Penn State Malware Infections Expose Data on 30,000 People
- By Dian Schaffhauser
Pre-Christmas malware infections have led Pennsylvania State University offices to notify nearly 30,000 people by mail about privacy breaches that may have exposed their personal information.
The infections hit university computers in the Eberly College of Science (7,758 records), the College of Health and Human Development (6,827 records), and the Penn State Schuylkill campus (about 15,000 records).
The mailings included a brochure detailing how to prevent identity theft.
In a statement the university said it has no evidence that the information was accessed by unauthorized individuals. "Even when theft is only a remote possibility, we alert anyone who may have been affected, and arm them with information and steps to take to mitigate their risk," said Sarah Morrow, chief privacy officer for the university.
According to coverage in the university's student newspaper, The Daily Collegian, computers found to have malware were taken offline. The university hasn't divulged the type of records involved in the data exposure.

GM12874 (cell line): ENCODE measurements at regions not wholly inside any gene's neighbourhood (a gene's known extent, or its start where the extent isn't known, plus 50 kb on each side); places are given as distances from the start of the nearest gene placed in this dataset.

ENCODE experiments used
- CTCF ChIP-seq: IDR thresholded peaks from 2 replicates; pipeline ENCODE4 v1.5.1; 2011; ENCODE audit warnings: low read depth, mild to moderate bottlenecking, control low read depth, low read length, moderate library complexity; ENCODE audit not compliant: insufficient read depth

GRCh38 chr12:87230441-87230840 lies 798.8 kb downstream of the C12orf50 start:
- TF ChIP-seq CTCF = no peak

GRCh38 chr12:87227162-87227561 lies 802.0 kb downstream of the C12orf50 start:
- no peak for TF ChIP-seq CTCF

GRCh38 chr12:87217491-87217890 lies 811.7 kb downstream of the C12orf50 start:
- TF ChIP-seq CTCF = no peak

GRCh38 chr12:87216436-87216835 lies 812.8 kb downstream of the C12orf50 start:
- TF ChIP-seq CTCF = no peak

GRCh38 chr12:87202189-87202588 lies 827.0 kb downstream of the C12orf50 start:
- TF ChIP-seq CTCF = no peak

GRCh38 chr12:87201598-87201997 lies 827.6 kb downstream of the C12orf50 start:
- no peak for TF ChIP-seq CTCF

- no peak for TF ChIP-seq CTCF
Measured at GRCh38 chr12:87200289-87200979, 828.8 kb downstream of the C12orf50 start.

During 2009 Penn State had reported several other data breaches. The first happened in February 2009, in which a virus infiltrated an Office of Physical Plant administrative computer that contained about 1,000 Social Security numbers of employees. In November several computers were stolen during a Penn State Hazleton break-in. About 350 Social Security numbers were included in a historical document buried in one of the computers' archives. In March and April the university reported that Penn State Erie, The Behrend College experienced a breach affecting nearly 11,000 people.
Dian Schaffhauser is a writer who covers technology and business for a number of publications. Contact her at firstname.lastname@example.org.